This page will help you solve some of the problems people commonly have running our programs. If you can't solve your problem here, please notify us by email at the following email address: firstname.lastname@example.org.
Common Troubleshooting Issues
Some of our simulations are Java Web Start based applications and others use Macromedia's Flash player. Flash comes with most computers while Java Web Start is a free application that can be downloaded from Sun Microsystems. To run the Java-based simulations you must have Java version 1.5 or higher installed on your computer.
To download the latest version of Java, please visit: https://www.java.com.
QuickTime™ and Flash™ compatibility
It has come to our attention that some of our users are unable to use our Flash-based simulations due to a compatibility issue between Apple Computer's QuickTime™ and the Flash™ player. Some users have reported that uninstalling QuickTime resolves the issue.
We are aware that this is not an acceptable solution and are working to resolve this issue. If you are experiencing this problem, please contact us at at email@example.com and regularly check back here for more information.
On some laptop computers, simulations may appear to run much slower than anticipated and/or exhibit unexpected graphics problems. This may be due to power management settings that affect how the computer's graphics system runs and can be corrected by either a) changing the computer's power management configuration, or b) using the laptop computer while plugged in to an AC power source.
Many laptop computers are configured to reduce the amount of battery power used by the graphics/video system while the computer is running on battery power. If you must use the laptop while it is not plugged in, we suggest changing your computer's power management settings to "maximize performance" while unplugged. This should ensure that the graphics system runs at its peak speed. The location of this setting varies from one manufacturer to the next and we suggest contacting your computer vendor if you have difficulty locating it. Please contact us at firstname.lastname@example.org if you continue to encounter problems.
Simulations that use sound can be unstable when run on computers using old device driver software. If you are encountering crashes or other undesirable behavior with any of our simulations that use sound, we advise updating your sound drivers, as this may solve the problem. For assistance with updating your sound drivers, contact your computer vendor or audio hardware manufacturer. Contact us at email@example.com if you continue to encounter difficulty.
I have downloaded and installed the PhET Offline Website Installer, and I get a warning on every page. Why?
The PhET Offline Website Installer creates a local copy of the current version of the PhET website on your computer. When you access this locally installed copy, your computer will use your default browser, which for many people is Internet Explorer. If the security settings are set to their default values, you may get an error that says "To help protect your security, Internet Explorer has restricted this webpage from running scripts or ActiveX controls that could access your computer. Click here for options..." (or something similar). This is a security feature of Internet Explorer version 6 and later, and is meant to warn users about running active content locally. The PhET simulations present no danger to your computer, and running them locally is no different than running them from the web site.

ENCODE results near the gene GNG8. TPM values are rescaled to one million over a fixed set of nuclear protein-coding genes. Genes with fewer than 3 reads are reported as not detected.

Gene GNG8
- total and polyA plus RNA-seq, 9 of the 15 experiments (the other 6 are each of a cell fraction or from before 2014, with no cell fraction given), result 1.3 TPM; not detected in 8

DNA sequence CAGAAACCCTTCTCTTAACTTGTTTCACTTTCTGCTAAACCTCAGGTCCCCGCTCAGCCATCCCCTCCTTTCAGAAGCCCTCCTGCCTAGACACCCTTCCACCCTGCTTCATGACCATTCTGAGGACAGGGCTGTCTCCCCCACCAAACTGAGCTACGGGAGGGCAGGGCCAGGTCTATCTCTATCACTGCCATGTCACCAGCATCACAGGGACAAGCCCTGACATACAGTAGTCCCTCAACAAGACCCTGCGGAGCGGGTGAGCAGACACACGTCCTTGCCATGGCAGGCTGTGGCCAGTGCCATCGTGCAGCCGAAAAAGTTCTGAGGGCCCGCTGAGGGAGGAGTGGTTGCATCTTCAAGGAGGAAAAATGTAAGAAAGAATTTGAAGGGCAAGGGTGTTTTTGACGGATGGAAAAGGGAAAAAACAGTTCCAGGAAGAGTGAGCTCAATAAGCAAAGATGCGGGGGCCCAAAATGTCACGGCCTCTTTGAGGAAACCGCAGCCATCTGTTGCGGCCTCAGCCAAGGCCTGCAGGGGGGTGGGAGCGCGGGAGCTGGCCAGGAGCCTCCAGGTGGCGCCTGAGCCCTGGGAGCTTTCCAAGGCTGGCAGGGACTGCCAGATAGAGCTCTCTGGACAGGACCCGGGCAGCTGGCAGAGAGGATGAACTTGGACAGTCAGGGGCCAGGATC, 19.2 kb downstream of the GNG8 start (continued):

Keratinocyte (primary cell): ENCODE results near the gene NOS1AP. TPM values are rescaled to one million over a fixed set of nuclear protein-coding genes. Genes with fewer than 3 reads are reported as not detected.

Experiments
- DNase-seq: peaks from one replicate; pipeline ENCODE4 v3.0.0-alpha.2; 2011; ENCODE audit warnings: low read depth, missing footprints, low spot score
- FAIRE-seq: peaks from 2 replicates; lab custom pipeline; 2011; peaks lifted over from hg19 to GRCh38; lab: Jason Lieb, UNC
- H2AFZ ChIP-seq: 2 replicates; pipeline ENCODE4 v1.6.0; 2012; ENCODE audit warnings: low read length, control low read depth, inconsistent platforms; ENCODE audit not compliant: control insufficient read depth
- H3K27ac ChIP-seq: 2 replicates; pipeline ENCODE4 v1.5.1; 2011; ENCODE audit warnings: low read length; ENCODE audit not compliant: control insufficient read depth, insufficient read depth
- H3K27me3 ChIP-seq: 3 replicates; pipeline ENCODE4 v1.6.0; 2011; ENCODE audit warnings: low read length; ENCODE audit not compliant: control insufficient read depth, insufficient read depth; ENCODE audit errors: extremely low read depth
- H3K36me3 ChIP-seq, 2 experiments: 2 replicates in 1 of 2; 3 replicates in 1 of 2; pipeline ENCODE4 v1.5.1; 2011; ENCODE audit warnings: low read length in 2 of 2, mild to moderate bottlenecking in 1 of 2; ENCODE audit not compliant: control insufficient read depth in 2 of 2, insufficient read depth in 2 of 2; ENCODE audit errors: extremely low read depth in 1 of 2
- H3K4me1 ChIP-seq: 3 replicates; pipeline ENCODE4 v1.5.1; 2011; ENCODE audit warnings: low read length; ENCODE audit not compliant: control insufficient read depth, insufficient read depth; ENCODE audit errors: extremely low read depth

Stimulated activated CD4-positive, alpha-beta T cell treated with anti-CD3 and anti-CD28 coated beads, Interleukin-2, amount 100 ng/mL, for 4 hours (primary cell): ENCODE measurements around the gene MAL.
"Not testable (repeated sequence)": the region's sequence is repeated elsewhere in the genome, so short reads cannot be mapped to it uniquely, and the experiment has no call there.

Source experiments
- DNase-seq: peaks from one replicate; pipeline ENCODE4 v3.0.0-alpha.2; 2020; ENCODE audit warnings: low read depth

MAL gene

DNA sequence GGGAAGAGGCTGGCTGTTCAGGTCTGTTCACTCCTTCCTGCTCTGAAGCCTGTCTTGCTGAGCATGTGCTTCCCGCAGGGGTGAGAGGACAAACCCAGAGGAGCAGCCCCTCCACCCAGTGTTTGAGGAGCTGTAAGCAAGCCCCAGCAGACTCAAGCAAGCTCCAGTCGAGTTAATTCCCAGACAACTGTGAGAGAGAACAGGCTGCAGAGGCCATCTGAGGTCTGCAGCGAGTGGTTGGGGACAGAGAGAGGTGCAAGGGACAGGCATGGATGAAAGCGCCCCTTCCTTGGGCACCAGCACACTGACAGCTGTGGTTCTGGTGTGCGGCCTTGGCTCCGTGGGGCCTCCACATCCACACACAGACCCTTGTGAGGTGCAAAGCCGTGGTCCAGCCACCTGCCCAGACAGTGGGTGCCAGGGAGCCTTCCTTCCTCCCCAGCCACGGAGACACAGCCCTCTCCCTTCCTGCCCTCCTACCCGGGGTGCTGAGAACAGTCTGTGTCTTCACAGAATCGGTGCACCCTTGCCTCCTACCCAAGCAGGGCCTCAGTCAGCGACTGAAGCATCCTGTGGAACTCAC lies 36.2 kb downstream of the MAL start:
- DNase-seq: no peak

If you wish to disable this warning, you can do so by adjusting your browser's security settings. For IE versions 6 and 7, the way to do this is to go into Tools->Internet Options->Advanced, find the "Security" heading, and check "Allow active content to run in files on My Computer". Note that you will need to restart Internet Explorer to get this change to take effect. You should only do this if feel confident that there is no other off-line content that you may run on your computer that could be malicious.
Alternatively, you could use a different browser (such as Firefox) that does not have this issue.
When I run simulations from the PhET Offline Website Installer, I am seeing a dialog that says "The application's digital signature has been verified. Do you want to run the application?" (or something similar). What does this mean?
The PhET simulations that are distributed with the installer include a "digital certificate" that verifies that these simulations were actually created by PhET. This is a security measure that helps to prevent an unscrupulous individual from creating applications that claim to be produced by PhET but are not. If the certificate acceptance dialog says that the publisher is "PhET, University of Colorado", and the dialog also says that the signature was validated by a trusted source, you can have a high degree of confidence that the application was produced by the PhET team.
On most systems, it is possible to permanently accept the PhET certificate and thereby prevent this dialog from appearing each time a simulation is run locally. Most Windows and Max OSX systems have a check box on the certificate acceptance dialog that says "Always trust content from this publisher". Checking this box will configure your system in such a way that the dialog will no longer appear when starting up PhET simulations.
Some characters from non-English languages will show up as empty squares when the proper fonts are not installed. Below are instructions to install additional language support for various operating systems:
- Windows 2000 / XP: http://support.microsoft.com/kb/177561
- Windows Vista: http://windows.microsoft.com/en-US/windows-vista/How-do-I-get-additional-language-files
- Windows 7: http://support.microsoft.com/kb/972813
- OS X: http://support.apple.com/kb/DL1123?viewlocale=en_US